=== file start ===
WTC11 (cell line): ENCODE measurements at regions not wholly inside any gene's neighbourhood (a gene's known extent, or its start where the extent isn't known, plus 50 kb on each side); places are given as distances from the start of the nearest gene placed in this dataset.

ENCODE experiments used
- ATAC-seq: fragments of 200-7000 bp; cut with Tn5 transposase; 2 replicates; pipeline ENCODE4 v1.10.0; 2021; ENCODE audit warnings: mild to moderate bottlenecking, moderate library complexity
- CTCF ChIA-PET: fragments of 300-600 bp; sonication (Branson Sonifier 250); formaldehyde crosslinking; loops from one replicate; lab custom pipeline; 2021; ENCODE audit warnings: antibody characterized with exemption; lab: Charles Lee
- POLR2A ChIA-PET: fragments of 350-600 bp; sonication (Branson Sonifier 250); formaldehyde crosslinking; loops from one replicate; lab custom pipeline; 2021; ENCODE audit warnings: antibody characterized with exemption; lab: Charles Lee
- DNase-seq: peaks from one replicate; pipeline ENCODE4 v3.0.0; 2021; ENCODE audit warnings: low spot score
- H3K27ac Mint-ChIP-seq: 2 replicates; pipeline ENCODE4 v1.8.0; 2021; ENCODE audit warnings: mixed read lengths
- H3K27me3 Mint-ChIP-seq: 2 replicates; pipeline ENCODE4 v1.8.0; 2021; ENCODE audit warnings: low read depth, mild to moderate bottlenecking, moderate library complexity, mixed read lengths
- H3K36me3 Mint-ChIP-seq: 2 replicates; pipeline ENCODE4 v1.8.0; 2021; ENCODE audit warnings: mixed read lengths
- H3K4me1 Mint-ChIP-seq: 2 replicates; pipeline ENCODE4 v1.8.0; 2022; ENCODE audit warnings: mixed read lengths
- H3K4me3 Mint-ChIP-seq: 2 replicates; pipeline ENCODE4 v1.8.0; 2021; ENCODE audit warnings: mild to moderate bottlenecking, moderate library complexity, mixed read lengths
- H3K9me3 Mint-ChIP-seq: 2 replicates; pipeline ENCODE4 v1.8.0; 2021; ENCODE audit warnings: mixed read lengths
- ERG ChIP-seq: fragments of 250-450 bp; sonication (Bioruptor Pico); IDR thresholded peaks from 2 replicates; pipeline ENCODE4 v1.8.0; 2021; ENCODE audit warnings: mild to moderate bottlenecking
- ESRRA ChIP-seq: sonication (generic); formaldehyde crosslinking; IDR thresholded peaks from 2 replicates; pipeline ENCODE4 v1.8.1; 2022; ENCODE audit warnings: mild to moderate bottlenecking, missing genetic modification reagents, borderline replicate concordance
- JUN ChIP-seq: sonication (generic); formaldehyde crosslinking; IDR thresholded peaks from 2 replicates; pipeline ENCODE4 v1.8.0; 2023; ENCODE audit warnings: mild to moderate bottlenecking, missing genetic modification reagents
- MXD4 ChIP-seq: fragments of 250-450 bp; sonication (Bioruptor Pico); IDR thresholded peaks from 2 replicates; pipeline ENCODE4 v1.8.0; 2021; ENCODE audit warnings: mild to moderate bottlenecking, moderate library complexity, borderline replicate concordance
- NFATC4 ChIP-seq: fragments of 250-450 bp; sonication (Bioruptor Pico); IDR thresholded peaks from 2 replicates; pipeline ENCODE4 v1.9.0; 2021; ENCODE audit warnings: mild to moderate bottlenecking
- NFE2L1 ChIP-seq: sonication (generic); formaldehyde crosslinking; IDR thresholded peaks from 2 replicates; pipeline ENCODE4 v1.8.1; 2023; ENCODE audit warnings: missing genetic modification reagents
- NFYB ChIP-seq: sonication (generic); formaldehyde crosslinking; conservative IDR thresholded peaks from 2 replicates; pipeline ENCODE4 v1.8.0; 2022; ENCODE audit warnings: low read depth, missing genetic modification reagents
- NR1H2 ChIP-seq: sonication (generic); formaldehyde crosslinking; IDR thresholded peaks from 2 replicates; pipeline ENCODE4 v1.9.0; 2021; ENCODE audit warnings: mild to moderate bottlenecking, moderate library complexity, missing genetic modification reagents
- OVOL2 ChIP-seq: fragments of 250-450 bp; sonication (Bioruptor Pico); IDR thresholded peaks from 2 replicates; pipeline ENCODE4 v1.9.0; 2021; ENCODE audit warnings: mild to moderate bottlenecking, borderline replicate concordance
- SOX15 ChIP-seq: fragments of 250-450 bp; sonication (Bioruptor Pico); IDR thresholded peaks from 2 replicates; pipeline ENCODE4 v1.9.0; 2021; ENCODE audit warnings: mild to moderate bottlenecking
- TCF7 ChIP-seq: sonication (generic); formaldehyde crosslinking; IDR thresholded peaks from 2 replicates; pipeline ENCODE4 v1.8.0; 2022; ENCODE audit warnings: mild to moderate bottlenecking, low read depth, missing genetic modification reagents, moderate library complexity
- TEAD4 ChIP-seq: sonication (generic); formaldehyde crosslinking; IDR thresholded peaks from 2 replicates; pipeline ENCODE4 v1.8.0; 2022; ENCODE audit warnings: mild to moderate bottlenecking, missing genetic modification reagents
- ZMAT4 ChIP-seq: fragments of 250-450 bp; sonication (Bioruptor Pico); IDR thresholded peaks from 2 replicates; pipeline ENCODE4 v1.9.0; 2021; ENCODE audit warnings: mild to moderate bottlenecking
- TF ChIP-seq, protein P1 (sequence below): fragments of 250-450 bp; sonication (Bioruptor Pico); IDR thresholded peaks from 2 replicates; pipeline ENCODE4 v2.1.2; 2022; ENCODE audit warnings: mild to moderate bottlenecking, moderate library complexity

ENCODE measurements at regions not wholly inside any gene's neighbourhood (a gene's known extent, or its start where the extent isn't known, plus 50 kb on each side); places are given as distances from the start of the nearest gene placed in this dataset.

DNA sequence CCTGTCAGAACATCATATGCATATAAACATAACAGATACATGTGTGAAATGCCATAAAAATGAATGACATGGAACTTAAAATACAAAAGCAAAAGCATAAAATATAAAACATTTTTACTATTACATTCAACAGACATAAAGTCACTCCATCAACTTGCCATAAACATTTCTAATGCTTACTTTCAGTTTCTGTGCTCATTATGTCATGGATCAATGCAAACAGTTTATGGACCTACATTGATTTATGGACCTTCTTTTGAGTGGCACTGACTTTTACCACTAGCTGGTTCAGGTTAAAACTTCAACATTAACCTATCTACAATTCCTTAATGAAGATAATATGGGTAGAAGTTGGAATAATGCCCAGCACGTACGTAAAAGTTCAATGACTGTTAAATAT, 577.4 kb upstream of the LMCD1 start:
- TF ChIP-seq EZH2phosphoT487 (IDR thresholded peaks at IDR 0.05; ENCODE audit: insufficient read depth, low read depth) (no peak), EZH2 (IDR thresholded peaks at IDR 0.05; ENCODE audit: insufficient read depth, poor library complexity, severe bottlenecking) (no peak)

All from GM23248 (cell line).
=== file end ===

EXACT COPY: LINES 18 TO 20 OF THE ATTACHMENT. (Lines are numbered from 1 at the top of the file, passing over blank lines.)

- NFE2L1 ChIP-seq: sonication (generic); formaldehyde crosslinking; IDR thresholded peaks from 2 replicates; pipeline ENCODE4 v1.8.1; 2023; ENCODE audit warnings: missing genetic modification reagents
- NFYB ChIP-seq: sonication (generic); formaldehyde crosslinking; conservative IDR thresholded peaks from 2 replicates; pipeline ENCODE4 v1.8.0; 2022; ENCODE audit warnings: low read depth, missing genetic modification reagents
- NR1H2 ChIP-seq: sonication (generic); formaldehyde crosslinking; IDR thresholded peaks from 2 replicates; pipeline ENCODE4 v1.9.0; 2021; ENCODE audit warnings: mild to moderate bottlenecking, moderate library complexity, missing genetic modification reagents